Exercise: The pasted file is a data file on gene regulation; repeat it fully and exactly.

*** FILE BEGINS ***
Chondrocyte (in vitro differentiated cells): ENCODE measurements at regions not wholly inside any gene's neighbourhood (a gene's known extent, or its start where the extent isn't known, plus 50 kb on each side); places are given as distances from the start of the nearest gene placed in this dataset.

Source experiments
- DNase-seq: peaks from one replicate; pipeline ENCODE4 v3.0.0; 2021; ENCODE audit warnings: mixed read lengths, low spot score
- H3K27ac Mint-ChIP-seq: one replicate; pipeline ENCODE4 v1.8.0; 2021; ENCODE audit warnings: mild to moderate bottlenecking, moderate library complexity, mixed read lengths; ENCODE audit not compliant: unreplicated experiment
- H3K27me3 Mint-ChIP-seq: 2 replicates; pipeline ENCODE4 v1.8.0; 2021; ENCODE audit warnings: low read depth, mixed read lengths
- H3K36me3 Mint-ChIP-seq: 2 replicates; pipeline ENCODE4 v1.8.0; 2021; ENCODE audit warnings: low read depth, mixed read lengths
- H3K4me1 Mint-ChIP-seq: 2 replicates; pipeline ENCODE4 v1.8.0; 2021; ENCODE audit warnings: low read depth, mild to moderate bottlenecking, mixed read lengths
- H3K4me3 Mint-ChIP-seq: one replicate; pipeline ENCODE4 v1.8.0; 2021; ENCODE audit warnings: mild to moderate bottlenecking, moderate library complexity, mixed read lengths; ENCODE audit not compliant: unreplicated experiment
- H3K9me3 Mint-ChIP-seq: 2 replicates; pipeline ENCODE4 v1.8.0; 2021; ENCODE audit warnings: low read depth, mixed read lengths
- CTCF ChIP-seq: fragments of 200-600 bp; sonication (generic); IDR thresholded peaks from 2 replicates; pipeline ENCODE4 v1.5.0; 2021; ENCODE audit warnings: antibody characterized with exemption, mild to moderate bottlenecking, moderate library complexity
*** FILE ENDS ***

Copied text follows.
Chondrocyte (in vitro differentiated cells): ENCODE measurements at regions not wholly inside any gene's neighbourhood (a gene's known extent, or its start where the extent isn't known, plus 50 kb on each side); places are given as distances from the start of the nearest gene placed in this dataset.

Source experiments
- DNase-seq: peaks from one replicate; pipeline ENCODE4 v3.0.0; 2021; ENCODE audit warnings: mixed read lengths, low spot score
- H3K27ac Mint-ChIP-seq: one replicate; pipeline ENCODE4 v1.8.0; 2021; ENCODE audit warnings: mild to moderate bottlenecking, moderate library complexity, mixed read lengths; ENCODE audit not compliant: unreplicated experiment
- H3K27me3 Mint-ChIP-seq: 2 replicates; pipeline ENCODE4 v1.8.0; 2021; ENCODE audit warnings: low read depth, mixed read lengths
- H3K36me3 Mint-ChIP-seq: 2 replicates; pipeline ENCODE4 v1.8.0; 2021; ENCODE audit warnings: low read depth, mixed read lengths
- H3K4me1 Mint-ChIP-seq: 2 replicates; pipeline ENCODE4 v1.8.0; 2021; ENCODE audit warnings: low read depth, mild to moderate bottlenecking, mixed read lengths
- H3K4me3 Mint-ChIP-seq: one replicate; pipeline ENCODE4 v1.8.0; 2021; ENCODE audit warnings: mild to moderate bottlenecking, moderate library complexity, mixed read lengths; ENCODE audit not compliant: unreplicated experiment
- H3K9me3 Mint-ChIP-seq: 2 replicates; pipeline ENCODE4 v1.8.0; 2021; ENCODE audit warnings: low read depth, mixed read lengths
- CTCF ChIP-seq: fragments of 200-600 bp; sonication (generic); IDR thresholded peaks from 2 replicates; pipeline ENCODE4 v1.5.0; 2021; ENCODE audit warnings: antibody characterized with exemption, mild to moderate bottlenecking, moderate library complexity